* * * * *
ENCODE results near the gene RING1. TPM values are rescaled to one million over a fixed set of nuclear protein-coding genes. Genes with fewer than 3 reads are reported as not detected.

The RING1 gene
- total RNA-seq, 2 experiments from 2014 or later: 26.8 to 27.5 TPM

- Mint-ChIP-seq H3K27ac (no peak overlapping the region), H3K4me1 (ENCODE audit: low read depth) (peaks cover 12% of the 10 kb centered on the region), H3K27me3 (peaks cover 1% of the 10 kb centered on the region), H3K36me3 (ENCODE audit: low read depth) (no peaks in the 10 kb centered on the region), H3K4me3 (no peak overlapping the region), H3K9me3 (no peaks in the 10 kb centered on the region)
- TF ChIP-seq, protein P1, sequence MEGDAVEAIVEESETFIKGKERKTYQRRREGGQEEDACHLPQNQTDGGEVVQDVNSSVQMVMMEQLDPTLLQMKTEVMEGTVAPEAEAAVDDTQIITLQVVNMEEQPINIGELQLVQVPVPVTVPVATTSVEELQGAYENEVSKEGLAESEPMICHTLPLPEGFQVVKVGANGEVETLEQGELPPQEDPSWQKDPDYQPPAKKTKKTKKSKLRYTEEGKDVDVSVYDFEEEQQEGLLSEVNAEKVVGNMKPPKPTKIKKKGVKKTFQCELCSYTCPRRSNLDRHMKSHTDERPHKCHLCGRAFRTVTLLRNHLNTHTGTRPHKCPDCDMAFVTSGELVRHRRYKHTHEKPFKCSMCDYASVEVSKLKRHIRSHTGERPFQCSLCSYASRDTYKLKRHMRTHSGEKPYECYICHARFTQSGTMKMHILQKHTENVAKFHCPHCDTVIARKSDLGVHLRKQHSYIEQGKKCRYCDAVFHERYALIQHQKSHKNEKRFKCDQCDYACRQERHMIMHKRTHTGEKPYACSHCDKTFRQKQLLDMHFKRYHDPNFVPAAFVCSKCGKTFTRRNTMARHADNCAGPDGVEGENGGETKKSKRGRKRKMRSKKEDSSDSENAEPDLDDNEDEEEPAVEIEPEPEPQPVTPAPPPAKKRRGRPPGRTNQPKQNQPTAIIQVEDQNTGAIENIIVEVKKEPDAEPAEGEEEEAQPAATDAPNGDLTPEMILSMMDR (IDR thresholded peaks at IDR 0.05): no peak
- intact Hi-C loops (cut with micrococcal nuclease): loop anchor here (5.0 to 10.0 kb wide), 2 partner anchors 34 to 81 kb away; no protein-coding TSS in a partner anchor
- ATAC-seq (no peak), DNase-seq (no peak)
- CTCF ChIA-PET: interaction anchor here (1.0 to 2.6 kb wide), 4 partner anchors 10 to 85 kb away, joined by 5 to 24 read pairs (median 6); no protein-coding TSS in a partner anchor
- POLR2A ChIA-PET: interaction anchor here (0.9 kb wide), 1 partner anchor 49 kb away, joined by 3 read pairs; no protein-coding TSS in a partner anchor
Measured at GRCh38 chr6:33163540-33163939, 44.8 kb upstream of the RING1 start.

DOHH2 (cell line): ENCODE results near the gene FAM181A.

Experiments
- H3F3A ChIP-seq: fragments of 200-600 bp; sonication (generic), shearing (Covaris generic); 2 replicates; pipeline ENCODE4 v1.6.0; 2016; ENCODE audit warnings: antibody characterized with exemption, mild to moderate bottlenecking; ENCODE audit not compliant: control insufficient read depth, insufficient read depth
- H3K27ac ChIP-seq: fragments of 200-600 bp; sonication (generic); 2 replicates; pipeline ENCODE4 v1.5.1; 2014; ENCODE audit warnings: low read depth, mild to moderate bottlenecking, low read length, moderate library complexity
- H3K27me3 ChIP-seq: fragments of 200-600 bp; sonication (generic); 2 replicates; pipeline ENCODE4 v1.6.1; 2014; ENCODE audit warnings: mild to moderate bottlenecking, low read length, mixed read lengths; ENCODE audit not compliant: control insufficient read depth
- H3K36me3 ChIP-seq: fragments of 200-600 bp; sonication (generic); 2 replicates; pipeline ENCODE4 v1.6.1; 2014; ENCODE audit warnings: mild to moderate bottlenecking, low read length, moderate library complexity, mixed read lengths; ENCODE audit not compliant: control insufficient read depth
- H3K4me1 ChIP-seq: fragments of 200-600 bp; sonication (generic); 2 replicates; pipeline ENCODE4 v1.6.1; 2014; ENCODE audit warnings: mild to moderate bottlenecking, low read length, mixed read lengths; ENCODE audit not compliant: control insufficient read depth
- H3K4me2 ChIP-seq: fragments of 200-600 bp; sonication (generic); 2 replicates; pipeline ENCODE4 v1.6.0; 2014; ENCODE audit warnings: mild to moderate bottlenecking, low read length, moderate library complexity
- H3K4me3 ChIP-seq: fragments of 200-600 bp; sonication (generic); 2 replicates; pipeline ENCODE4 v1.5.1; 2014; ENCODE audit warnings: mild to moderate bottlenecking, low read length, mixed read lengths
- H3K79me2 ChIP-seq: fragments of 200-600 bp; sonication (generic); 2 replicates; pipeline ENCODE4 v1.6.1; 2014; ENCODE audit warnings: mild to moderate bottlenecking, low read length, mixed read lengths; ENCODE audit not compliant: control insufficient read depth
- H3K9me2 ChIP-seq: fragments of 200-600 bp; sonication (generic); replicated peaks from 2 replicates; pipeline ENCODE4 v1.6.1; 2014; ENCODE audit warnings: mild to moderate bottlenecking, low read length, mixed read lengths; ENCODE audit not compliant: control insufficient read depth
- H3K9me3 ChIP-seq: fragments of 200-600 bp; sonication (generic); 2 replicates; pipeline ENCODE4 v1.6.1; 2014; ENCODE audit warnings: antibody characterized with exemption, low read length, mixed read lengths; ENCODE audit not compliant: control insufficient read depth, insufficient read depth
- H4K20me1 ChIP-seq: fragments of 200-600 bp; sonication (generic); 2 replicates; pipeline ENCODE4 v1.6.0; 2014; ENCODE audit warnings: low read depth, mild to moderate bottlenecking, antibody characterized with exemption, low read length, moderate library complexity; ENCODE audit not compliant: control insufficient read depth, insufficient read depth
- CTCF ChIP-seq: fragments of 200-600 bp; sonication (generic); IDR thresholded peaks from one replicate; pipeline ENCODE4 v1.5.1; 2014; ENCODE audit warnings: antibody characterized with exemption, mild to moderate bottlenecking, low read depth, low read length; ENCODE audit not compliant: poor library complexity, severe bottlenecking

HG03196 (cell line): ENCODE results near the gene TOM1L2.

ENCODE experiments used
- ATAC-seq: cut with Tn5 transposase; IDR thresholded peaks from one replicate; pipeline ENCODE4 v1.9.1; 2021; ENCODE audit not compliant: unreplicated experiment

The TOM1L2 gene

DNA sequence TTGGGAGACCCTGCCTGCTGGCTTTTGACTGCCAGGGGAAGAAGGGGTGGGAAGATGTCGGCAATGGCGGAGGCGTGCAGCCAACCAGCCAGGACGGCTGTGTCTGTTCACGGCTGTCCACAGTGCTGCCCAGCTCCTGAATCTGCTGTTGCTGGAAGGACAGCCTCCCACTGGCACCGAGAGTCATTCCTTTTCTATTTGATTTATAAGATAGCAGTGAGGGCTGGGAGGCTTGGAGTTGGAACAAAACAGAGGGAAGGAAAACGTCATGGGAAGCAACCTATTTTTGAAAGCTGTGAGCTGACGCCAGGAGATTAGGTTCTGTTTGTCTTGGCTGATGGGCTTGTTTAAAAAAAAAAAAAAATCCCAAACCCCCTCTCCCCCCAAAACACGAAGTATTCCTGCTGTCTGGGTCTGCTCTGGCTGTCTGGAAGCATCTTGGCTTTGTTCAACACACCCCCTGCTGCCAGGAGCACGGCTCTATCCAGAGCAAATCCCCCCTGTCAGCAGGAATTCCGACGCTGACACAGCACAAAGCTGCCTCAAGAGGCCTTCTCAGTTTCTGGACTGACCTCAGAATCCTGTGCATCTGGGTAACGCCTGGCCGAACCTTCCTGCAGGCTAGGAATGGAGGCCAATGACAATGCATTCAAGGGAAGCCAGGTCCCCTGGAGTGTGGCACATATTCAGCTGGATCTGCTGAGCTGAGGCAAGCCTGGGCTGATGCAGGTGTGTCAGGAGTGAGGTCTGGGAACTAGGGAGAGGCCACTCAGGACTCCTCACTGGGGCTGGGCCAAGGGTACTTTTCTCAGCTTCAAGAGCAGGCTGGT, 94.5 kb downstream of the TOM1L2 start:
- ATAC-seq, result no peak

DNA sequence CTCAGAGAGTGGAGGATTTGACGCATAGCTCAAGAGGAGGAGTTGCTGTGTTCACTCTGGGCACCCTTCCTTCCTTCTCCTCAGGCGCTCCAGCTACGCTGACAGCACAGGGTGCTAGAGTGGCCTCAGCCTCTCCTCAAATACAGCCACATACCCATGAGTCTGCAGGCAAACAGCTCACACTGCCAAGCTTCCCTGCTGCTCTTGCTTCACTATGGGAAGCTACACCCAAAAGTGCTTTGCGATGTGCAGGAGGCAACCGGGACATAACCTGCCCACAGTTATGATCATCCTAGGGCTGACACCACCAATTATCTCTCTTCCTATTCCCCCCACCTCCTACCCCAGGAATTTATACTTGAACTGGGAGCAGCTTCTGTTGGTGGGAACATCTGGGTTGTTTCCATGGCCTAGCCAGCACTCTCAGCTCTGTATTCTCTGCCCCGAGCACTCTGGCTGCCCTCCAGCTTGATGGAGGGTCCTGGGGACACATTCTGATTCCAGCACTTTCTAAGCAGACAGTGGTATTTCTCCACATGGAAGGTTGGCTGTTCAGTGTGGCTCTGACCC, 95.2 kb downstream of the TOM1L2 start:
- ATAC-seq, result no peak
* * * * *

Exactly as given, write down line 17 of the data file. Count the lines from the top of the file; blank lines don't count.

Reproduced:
- H3K4me1 ChIP-seq: fragments of 200-600 bp; sonication (generic); 2 replicates; pipeline ENCODE4 v1.6.1; 2014; ENCODE audit warnings: mild to moderate bottlenecking, low read length, mixed read lengths; ENCODE audit not compliant: control insufficient read depth